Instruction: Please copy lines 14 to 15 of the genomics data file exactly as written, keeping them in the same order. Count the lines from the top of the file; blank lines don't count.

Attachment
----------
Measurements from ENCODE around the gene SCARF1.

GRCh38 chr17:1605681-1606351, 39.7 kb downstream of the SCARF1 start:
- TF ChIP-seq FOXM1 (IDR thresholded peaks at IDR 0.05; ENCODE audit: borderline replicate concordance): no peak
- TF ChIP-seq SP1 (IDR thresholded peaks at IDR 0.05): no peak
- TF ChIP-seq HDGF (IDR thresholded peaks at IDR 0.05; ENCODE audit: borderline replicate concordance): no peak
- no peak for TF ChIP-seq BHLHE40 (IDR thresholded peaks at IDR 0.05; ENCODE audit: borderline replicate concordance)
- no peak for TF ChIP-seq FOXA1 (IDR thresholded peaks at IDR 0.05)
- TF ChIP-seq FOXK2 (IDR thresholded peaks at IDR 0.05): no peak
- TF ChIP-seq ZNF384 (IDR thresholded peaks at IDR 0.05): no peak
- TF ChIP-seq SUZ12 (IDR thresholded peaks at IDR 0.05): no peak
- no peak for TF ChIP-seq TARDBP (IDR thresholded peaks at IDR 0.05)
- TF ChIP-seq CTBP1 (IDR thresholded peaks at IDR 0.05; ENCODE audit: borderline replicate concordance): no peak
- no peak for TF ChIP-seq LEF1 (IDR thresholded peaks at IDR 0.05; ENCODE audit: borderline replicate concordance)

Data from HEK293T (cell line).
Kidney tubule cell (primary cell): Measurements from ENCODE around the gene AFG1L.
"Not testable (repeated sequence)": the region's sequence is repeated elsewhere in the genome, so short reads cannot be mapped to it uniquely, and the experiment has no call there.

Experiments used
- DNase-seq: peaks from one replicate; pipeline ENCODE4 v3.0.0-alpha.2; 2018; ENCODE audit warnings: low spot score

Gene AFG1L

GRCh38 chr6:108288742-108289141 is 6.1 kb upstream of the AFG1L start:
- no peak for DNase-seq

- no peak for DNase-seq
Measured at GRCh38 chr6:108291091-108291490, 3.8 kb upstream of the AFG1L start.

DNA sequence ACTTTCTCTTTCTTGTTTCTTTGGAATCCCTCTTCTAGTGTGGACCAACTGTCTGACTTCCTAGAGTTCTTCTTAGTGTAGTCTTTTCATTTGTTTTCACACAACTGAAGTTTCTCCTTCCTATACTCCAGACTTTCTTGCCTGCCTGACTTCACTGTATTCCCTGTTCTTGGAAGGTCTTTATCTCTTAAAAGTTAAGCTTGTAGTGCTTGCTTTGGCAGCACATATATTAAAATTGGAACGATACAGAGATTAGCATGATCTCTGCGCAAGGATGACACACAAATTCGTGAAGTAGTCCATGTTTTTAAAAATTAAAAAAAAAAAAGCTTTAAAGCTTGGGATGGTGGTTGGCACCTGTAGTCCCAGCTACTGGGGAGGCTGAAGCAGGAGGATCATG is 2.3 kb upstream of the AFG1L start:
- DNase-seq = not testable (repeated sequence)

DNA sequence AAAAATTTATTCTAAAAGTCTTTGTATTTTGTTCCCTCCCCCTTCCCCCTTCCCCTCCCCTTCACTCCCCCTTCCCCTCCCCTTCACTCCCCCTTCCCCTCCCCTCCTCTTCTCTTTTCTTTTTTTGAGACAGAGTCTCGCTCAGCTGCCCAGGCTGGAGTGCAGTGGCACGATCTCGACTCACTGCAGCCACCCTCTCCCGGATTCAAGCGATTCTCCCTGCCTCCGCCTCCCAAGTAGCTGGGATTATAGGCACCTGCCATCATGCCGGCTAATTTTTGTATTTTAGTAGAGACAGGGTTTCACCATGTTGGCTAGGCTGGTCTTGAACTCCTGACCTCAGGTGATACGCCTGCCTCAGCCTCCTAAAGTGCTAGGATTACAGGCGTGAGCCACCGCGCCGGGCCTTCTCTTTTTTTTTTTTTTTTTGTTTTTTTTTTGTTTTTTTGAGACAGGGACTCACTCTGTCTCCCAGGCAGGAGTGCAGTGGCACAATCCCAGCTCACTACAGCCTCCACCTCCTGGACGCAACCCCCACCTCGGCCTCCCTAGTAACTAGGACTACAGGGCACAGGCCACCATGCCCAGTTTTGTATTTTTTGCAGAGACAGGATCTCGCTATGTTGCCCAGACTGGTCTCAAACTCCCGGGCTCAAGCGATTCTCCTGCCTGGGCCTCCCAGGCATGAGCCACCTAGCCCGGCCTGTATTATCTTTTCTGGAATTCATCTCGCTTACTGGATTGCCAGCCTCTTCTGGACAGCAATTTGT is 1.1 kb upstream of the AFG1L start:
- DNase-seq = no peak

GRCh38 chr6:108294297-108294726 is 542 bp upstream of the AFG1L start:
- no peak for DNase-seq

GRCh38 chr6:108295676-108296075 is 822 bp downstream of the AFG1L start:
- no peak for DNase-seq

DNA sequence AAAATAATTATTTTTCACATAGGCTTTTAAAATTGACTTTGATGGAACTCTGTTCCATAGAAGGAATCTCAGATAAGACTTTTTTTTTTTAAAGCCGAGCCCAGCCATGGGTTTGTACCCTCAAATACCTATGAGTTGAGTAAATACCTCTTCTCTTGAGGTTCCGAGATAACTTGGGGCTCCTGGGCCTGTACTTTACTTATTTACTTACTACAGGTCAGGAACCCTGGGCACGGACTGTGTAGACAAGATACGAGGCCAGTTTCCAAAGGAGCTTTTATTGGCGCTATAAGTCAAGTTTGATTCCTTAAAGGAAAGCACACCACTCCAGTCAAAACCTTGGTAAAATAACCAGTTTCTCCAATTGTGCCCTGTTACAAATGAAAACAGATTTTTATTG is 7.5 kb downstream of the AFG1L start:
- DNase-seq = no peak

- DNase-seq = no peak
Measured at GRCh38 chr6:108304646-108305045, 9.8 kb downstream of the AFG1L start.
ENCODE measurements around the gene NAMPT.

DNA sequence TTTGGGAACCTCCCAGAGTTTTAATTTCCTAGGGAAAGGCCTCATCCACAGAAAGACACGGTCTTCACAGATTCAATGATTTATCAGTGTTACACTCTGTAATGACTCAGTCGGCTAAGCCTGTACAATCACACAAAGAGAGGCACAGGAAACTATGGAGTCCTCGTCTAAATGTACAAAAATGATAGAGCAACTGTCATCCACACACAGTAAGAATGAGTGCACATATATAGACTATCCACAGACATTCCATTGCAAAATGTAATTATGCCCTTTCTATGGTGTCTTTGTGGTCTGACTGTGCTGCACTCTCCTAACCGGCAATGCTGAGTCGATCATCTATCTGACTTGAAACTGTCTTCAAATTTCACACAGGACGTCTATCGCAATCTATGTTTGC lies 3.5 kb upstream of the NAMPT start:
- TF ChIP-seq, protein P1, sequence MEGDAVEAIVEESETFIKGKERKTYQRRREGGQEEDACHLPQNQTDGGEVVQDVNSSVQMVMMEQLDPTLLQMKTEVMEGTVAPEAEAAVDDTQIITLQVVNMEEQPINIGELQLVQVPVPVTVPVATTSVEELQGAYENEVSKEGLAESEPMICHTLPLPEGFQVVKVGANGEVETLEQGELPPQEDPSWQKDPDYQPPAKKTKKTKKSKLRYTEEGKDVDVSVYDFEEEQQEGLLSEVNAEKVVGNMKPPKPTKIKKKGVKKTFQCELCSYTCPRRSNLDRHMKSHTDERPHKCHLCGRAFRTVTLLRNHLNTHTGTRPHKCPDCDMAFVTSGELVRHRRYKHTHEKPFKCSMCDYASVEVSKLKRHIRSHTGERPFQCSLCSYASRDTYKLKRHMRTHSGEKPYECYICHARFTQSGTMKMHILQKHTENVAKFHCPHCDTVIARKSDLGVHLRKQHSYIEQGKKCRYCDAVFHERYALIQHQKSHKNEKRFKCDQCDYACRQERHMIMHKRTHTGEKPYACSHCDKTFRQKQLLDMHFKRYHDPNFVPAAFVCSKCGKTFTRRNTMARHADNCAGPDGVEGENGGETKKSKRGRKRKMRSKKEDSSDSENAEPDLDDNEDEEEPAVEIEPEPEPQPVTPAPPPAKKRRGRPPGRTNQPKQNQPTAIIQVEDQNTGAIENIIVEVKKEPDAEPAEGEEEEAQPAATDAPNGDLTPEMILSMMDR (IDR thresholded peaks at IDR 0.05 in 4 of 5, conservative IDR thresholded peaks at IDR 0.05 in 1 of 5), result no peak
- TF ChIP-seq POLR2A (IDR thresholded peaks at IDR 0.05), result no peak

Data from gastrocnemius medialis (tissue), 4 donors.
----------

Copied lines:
Data from HEK293T (cell line).
Kidney tubule cell (primary cell): Measurements from ENCODE around the gene AFG1L.